Longshore movements: Burrum Coast National Park, Hervey Bay Q

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Comments (8)

ebi lutze on April 20, 2012

Hi Ian* From the group (A1- Unique Australia) the advantage of aerial photography, you clearly can see how the movement works. excellent capture **L Regards Ebi

Ian Stehbens on April 20, 2012

Yes indeed, Ebi. Let me have a go at describing the process seen here.

There's a big supply of sand available on the floor of the bay, supplemented by the reservoir of sand in the beach-dune system. The refracted waves moving across the surface of the bay approach the beach at an angle, resulting in their breaking at the northern end first. This sets up a longshore flow of water in the surfzone, moving southward. Sand, that is disturbed by breaking waves in the surfzone, zigzags its way southward as it is moved by the swash and backwash of the successive breaking waves. The net result is that the sand is migrating southwards. Thus the beach and foredune (or spit) grows southward diverting the outflow of groundwater from the backing dune system. This water forms a swamp or long lagoon behind the foredune/beach. It becomes a slow-moving stream heading south, until during storm or flood incidents its flow overflows the beach/dune barrier. This beach is also eroding during the storm (at the same time) and when the overflow begins the rush of out-flowing water scours an exit to the sea. Then the tanin-stained fresh or brackish water discharges freely into the sea. But if the discharge of water from the lagoon decreases, and as the sand is replenished, the flow of lagoon water may once again be blocked from emptying into the sea. Then water from the lagoon only reaches the sea by seeping through the beach. Until the next storm.

Hope that makes sense of this beach, Ebi.



bdeh on April 22, 2012

Great shot and very nice area Ian. Greetings Berend

©junebug on April 23, 2012

Very impressive photo of this beautiful seascape, Ian! The explanations in your comment are very interesting and instructive! Thank you for that! It's always good to learn and at least partly understand correlations! Best regards, Anne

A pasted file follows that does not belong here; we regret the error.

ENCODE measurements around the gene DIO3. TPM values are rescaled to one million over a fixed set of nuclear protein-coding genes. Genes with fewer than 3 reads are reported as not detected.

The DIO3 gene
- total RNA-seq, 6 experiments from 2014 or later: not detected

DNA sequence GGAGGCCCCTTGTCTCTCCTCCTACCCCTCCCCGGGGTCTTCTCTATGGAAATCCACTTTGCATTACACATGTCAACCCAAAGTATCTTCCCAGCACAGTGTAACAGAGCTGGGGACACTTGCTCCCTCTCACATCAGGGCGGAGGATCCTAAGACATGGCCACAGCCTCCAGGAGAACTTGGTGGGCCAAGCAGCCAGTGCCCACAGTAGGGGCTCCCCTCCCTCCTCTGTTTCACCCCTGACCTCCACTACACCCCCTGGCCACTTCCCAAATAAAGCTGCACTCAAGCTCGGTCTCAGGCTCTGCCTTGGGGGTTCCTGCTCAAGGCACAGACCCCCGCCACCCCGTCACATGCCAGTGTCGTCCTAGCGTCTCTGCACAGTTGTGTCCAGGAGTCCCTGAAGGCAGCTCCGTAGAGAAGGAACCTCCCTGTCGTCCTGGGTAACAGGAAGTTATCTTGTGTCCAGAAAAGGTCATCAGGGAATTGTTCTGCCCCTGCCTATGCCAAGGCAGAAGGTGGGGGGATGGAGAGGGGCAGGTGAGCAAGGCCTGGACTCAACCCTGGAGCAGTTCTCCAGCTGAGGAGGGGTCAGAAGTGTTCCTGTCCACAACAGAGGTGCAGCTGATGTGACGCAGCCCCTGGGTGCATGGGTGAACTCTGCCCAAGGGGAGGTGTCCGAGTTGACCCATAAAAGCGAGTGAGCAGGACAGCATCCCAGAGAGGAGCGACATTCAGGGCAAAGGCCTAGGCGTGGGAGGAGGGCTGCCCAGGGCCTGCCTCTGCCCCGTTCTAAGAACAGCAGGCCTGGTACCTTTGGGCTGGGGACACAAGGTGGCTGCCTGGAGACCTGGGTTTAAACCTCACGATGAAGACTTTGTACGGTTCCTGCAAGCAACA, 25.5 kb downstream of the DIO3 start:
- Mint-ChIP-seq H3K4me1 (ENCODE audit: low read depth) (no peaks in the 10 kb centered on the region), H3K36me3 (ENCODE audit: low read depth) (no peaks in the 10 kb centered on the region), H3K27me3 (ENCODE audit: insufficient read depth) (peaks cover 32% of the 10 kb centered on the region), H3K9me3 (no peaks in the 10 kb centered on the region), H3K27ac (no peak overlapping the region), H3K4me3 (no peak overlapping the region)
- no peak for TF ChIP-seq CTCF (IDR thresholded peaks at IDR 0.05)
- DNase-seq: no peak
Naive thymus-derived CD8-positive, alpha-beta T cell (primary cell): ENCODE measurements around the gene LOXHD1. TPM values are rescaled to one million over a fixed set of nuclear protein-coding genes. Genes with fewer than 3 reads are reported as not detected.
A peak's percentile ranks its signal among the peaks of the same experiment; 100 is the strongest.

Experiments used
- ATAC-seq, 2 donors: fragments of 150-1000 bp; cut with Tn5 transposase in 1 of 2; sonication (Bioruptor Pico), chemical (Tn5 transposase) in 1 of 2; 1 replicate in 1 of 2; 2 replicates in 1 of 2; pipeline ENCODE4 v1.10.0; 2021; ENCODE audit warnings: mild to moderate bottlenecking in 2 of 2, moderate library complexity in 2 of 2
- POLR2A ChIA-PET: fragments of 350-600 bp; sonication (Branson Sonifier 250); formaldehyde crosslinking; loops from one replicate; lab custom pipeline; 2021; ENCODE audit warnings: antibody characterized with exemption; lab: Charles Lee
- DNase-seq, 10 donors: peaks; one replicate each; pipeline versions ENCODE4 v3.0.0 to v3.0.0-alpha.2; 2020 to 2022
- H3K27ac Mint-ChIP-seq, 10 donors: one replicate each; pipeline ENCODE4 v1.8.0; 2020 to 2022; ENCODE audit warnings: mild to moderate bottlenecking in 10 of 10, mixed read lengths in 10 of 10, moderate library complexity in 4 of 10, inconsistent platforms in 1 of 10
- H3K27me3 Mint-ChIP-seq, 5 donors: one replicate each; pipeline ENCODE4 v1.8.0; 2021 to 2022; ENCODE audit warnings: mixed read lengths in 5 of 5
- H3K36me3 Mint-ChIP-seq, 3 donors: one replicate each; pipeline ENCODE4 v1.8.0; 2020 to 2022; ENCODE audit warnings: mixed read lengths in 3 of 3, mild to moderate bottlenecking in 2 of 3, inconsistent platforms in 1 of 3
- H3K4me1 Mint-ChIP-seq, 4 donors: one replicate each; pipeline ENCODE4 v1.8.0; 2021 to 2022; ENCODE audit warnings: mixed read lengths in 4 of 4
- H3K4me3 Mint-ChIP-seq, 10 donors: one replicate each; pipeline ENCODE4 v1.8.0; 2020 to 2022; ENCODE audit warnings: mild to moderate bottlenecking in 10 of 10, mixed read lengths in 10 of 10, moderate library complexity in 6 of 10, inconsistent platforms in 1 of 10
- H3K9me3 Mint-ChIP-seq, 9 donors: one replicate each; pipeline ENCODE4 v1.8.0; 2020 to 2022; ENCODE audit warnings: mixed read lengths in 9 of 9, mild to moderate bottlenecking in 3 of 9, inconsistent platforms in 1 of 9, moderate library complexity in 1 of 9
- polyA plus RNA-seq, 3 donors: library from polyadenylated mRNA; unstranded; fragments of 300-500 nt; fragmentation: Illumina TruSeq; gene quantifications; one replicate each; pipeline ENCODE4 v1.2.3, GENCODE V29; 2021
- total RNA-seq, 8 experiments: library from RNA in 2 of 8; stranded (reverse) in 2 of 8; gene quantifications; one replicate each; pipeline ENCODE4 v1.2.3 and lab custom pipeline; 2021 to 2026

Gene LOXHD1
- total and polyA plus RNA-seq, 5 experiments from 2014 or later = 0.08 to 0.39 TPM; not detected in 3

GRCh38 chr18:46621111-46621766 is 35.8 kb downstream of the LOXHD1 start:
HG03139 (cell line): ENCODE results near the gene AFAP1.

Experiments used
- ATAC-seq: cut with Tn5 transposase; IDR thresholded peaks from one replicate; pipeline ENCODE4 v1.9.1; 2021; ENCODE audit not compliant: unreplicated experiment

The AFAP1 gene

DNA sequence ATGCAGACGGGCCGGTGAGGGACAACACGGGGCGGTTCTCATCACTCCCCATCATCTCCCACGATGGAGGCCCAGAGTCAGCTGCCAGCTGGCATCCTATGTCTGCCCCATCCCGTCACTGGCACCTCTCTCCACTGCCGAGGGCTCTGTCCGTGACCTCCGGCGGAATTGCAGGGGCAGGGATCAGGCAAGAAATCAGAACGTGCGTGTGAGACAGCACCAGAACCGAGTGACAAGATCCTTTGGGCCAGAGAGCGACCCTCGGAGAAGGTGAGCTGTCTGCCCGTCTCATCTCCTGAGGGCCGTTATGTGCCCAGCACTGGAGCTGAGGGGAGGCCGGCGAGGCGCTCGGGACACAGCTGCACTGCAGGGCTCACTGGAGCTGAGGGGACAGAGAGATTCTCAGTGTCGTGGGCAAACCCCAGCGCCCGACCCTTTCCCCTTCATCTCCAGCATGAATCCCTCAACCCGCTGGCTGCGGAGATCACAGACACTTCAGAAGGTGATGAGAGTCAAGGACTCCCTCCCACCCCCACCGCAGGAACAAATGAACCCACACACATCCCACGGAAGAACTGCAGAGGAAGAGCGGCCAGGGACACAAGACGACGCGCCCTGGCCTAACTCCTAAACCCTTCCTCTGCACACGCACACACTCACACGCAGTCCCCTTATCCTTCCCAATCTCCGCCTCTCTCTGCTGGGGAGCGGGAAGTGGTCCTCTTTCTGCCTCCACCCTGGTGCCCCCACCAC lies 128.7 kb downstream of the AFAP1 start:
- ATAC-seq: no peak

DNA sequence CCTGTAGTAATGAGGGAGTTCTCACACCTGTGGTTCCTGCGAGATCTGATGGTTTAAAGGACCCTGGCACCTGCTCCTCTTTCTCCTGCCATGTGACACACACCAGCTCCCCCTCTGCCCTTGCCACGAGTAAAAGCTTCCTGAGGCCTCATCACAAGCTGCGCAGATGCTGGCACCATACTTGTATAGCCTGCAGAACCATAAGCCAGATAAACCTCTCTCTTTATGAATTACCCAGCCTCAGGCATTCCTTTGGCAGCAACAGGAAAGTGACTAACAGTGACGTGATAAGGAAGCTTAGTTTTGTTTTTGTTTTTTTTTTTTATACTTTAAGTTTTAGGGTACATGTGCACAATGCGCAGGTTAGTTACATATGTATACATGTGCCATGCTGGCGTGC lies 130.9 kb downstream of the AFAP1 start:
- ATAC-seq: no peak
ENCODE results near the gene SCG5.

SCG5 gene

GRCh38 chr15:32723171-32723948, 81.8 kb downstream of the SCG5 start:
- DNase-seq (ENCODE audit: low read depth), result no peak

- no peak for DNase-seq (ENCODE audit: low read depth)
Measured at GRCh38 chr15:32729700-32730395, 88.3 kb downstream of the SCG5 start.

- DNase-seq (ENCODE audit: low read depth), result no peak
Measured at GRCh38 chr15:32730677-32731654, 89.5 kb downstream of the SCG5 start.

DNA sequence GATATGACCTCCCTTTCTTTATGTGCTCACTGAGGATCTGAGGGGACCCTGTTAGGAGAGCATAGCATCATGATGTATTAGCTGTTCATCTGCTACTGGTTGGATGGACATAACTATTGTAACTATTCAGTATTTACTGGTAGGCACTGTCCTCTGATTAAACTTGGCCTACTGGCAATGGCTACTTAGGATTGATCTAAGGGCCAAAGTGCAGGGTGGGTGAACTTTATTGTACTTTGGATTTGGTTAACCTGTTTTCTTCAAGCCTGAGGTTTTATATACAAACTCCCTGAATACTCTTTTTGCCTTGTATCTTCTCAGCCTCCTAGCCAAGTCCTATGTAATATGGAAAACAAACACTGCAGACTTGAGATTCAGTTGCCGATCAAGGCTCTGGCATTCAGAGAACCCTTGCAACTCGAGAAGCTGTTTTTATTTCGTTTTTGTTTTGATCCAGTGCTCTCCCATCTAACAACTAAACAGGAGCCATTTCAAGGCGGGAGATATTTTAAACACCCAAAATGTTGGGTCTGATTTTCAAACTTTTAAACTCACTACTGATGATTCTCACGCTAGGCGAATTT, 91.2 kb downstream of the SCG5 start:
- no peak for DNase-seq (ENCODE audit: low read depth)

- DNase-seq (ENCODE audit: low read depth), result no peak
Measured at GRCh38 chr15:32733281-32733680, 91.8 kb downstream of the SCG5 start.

Ian Stehbens on April 25, 2012

It really is wilderness in the green sense of the word, Berend. Here there is little human impact on the system- beach, dune, lagoon, wallum forests. However, off-road vehicles of some recreational fishermen have driven along the foredune and beach and tracks are evident among the foredune vegetation (centre of picture).



Ian Stehbens on April 25, 2012

Dear Anne,

I would love to take you to such an area of unspoiled natural beauty, but as that is not likely, I enjoy sharing the scene with you through Pano. Thanks for your appreciative response. If I can give you even half as much delight in our landscapes as you have given to me from your many walks in your forests in the different seasons, then I am most satisfied.

Warmest regards,


Greg Swinfield on May 13, 2012

Hi Ian, thanks for the explanation you offered in the earlier comment. You have cleared up the shape of the creeks as they enter the ocean. It follows the same pattern on the NSW coast it seems. I am still a little confused. The sand is generally swept north to form the deposits like Fraser Is. Are there 2 flows of sand happening here? One near the shore and one in deeper water? Really like the shot Like



Ian Stehbens on May 25, 2012

Hi Greg,

Your question is right on the ball!

If you take the GE image out 6 hits, you will see that this coast lies behind Fraser Island, and therefore the wave pattern is a refracted one, as the SE swell is refracted into Hervey Bay, or as the storm waves from the NE also are refracted into the Bay. This means that on the western side of the bay the waves are breaking at the northern or western end first so they are generating a sand flow southward on this coast, accumulating sand in the bay. Likewise on the western coast of Fraser Island, the sand flow is generally southward also, then the tidal currents suck and ebb the sand arranging it is ribbon islands and banks in Great Sandy Strait.

The southern shore of Hervey Bay, which is usually a low-energy coast, is very sandy, and shallow. This it is one of the sand sinks for your Hunter Valley sands, as is Moreton Bay. Yet most of that 300 000 tonnes of sand moving northward pa, ends up off the edge of the continental shelf just north of Sandy Cape and BreakSea Spit, for there the edge of the continental shelf changes direction to a SE/NW direction. One day the Hawkesbury Sandstone will have found its way into new sandstone beds east of Bundaberg!


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Photo details

  • Uploaded on April 19, 2012
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    by Ian Stehbens